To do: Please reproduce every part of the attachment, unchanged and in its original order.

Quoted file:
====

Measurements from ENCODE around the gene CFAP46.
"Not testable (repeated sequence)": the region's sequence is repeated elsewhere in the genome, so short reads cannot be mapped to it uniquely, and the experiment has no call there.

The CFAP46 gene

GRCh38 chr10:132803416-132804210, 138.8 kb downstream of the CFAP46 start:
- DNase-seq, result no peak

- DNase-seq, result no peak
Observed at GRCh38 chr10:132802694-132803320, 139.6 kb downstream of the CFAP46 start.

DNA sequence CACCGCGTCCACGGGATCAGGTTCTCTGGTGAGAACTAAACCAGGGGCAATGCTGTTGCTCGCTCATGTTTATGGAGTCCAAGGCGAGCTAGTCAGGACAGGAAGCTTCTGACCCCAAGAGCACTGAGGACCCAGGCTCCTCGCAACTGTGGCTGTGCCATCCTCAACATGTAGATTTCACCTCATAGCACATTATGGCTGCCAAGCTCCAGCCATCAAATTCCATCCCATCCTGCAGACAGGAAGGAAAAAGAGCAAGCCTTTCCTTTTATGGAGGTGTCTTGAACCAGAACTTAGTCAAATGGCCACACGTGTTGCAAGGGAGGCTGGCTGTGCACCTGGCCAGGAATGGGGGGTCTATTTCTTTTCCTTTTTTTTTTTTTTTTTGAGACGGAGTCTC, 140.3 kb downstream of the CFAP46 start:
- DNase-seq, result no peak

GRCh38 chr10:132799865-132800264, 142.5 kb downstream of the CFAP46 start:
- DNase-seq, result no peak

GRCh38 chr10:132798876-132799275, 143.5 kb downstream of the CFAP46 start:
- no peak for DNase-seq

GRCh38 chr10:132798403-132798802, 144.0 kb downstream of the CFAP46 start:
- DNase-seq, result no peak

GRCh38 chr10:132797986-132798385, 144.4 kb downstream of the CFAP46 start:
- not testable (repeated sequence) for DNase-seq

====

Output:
Measurements from ENCODE around the gene CFAP46.
"Not testable (repeated sequence)": the region's sequence is repeated elsewhere in the genome, so short reads cannot be mapped to it uniquely, and the experiment has no call there.

The CFAP46 gene

GRCh38 chr10:132803416-132804210, 138.8 kb downstream of the CFAP46 start:
- DNase-seq, result no peak

- DNase-seq, result no peak
Observed at GRCh38 chr10:132802694-132803320, 139.6 kb downstream of the CFAP46 start.

DNA sequence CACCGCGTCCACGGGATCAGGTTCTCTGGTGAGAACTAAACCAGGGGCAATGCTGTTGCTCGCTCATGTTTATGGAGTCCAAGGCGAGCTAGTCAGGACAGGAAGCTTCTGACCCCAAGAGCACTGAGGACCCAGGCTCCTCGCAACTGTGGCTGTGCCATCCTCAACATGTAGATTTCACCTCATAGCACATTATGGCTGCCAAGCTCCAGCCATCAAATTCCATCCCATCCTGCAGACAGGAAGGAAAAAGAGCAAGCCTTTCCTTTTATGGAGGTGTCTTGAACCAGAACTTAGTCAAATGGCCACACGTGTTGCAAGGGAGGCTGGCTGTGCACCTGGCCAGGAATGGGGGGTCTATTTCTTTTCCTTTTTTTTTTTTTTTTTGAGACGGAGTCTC, 140.3 kb downstream of the CFAP46 start:
- DNase-seq, result no peak

GRCh38 chr10:132799865-132800264, 142.5 kb downstream of the CFAP46 start:
- DNase-seq, result no peak

GRCh38 chr10:132798876-132799275, 143.5 kb downstream of the CFAP46 start:
- no peak for DNase-seq

GRCh38 chr10:132798403-132798802, 144.0 kb downstream of the CFAP46 start:
- DNase-seq, result no peak

GRCh38 chr10:132797986-132798385, 144.4 kb downstream of the CFAP46 start:
- not testable (repeated sequence) for DNase-seq